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Thursday 18 July 2019
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[UPDATED] Road traffic violence still a threat

Senator Rohan Sinanan Minister of Works and Transport present Police Commissioner Gary Griffith with an award in Leadership in Road Safety during Annual Road Safety awards at Ministry of Works and Transport port of spain. Photo by Kerwin Pierre
Senator Rohan Sinanan Minister of Works and Transport present Police Commissioner Gary Griffith with an award in Leadership in Road Safety during Annual Road Safety awards at Ministry of Works and Transport port of spain. Photo by Kerwin Pierre

WORKS and Transport Minister Rohan Sinanan says road traffic violence remains a daily threat to citizen’s well-being.

Speaking on Wednesday at the 6th annual Road Safety Awards at the ministry’s head office in Port of Spain, Sinanan said speed remains a key risk factor in road traffic accidents and influences both the risk of accidents and the severity of injuries that result from crashes.

He said amendments to the Motor Vehicle and Road Traffic Act will soon be operationalised, which is not a quick fix solution, but rather a multifaceted and holistic approach.

“In the long run, the new way of managing all areas of transportation will place TT on par with many countries in the developed world and ultimately make TT roads safer spaces to navigate while driving, cycling and on foot.

“Therefore, today I call on you to help make this new system a true success.

“I wholeheartedly believe that TT can achieve its ambition to attain zero road deaths because as the data on road safety demonstrates, all violent road incidents can be avoided.”

Working closely in hand with the red light camera system will be the Demerit Points System. Sinanan said the new points system will now equip the licensing authority with the right data to exercise its new statutory powers to suspend the permit of a habitually errant driver.

He said this approach will also aid dramatically in behaviour change as offenders will require participating in a mandatory rehabilitation programme before they are allowed to drive again.

“In this value-added scenario, the Licensing Division now has the power to suspend the privilege of driving and future transactions with an offender until the amount outstanding on the ticket is fully paid.

He added, “This way of transaction will not only compel individuals to act more cautiously to avoid the inconvenience of not driving but also make the payment process easier on them because online payments will be made available.”

Sinanan said the new laws related to the spot speed camera system will create the legal framework for the use of stand-alone and mobile camera technology capable of measuring vehicle speed.

He said the technology does not rely on the presence of law enforcement officers for speed detection and will greatly advance the ministry’s goals to deliver safer roads in TT.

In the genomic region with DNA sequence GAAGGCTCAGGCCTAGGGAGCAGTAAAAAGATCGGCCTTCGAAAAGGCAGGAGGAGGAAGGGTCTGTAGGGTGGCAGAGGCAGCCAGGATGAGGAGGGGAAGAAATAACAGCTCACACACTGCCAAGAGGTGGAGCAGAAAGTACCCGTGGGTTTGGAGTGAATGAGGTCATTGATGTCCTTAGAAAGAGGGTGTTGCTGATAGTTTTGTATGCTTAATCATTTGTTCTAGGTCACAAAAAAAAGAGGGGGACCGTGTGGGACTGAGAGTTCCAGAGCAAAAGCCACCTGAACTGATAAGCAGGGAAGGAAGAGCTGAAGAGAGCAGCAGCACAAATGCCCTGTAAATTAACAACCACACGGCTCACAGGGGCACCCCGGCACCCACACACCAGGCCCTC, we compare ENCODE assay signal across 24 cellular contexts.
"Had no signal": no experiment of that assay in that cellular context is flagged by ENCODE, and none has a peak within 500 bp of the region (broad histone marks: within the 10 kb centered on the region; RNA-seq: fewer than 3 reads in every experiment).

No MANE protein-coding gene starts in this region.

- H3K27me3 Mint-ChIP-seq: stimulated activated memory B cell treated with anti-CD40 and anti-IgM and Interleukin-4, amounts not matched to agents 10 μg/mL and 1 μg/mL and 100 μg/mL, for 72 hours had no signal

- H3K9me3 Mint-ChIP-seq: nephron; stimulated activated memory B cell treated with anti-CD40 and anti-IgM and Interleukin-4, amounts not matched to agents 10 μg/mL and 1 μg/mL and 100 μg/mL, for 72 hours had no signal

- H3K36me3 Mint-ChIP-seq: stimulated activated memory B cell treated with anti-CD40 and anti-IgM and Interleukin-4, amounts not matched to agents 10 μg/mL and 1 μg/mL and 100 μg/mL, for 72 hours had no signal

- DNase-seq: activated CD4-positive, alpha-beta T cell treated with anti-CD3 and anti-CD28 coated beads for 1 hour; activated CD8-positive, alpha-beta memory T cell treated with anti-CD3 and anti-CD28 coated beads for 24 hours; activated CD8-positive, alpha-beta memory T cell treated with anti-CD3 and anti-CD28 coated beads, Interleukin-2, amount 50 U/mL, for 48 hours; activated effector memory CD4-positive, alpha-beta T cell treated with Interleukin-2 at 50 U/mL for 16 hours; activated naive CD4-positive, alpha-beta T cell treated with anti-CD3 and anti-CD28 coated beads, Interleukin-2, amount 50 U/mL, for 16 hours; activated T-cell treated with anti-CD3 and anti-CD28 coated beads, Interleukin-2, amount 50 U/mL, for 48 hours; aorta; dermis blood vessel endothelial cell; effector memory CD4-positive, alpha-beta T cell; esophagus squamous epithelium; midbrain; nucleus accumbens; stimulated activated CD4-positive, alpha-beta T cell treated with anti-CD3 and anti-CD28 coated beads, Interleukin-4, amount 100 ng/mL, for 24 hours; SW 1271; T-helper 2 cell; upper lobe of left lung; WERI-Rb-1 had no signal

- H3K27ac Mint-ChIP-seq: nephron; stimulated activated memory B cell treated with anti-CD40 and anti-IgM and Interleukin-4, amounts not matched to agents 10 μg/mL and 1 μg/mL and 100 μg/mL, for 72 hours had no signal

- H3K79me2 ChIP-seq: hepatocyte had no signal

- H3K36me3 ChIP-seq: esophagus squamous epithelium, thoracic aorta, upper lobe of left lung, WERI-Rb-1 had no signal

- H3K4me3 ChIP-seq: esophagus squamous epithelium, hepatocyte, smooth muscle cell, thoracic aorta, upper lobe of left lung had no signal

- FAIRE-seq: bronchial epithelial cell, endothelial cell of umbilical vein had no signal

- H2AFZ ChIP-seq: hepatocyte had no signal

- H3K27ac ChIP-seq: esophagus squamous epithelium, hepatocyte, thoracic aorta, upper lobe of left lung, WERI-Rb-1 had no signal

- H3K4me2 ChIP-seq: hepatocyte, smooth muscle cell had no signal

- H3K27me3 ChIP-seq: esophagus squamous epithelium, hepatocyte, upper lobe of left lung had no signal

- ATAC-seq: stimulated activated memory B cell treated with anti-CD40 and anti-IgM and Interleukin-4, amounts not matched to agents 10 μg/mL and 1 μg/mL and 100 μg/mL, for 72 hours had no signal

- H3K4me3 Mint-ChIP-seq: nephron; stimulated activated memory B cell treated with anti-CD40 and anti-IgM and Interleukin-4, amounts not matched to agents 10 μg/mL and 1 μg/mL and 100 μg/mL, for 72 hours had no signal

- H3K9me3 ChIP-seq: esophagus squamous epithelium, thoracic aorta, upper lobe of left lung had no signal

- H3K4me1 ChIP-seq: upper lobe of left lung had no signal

“The Traffic Enforcement Centre is located at the Licensing headquarters in Caroni.

This office is the major hub of real time connectivity for data and the processing of citation notices, the allocation of demerit points and the operation of the red light camera system.

“The ministry has just drafted a National Road Safety Plan for TT. It includes a National Road Safety Policy and a National Road Safety Work Plan for the decade 2020-2030 and mirrors the vision, strategies and activities of the United Nations.”

Sinanan said extending his gratitude and appreciation to more than 100 awardees attached to the police and fire services, ambulance personnel and emergency management services.

This story was originally published with the title "Sinanan: Road traffic violence still a threat" and has been adjusted to include additional details. See original post below.


Statistics for road traffic deaths were the lowest from 1958 up until the end of 2018, but road traffic violence remains a threat to citizens' wellbeing every day, Works and Transport Minister Rohan Sinanan said today.

Speaking at the 6th annual Road Safety Awards at the ministry on London and Richmond Streets, Port of Spain, Sinanan said the ceremony was to honour various road-safety groups from that period and remind people of the potential of the various groups to bring about positive change on the roads.

Sinanan said speed has been identified as a key risk factor in road traffic injuries, influencing both the risk of a crash and the severity of the injuries that result from crashes.

He said amendments to the Motor Vehicle and Road Traffic Act will soon be operationalised, which is not a quick-fix solution, but rather a multi-faceted and holistic approach.

“In the long run, the new way of managing all areas of transportation will place TT on par with many countries in the developed world and ultimately make TT roads safer spaces to navigate while driving, cycling and on foot.

“Therefore, today I call on you to help make this new system a true success. I wholeheartedly believe that TT can achieve its ambition to attain zero road deaths, because as the data on road safety demonstrates, all violent road incidents can be avoided."

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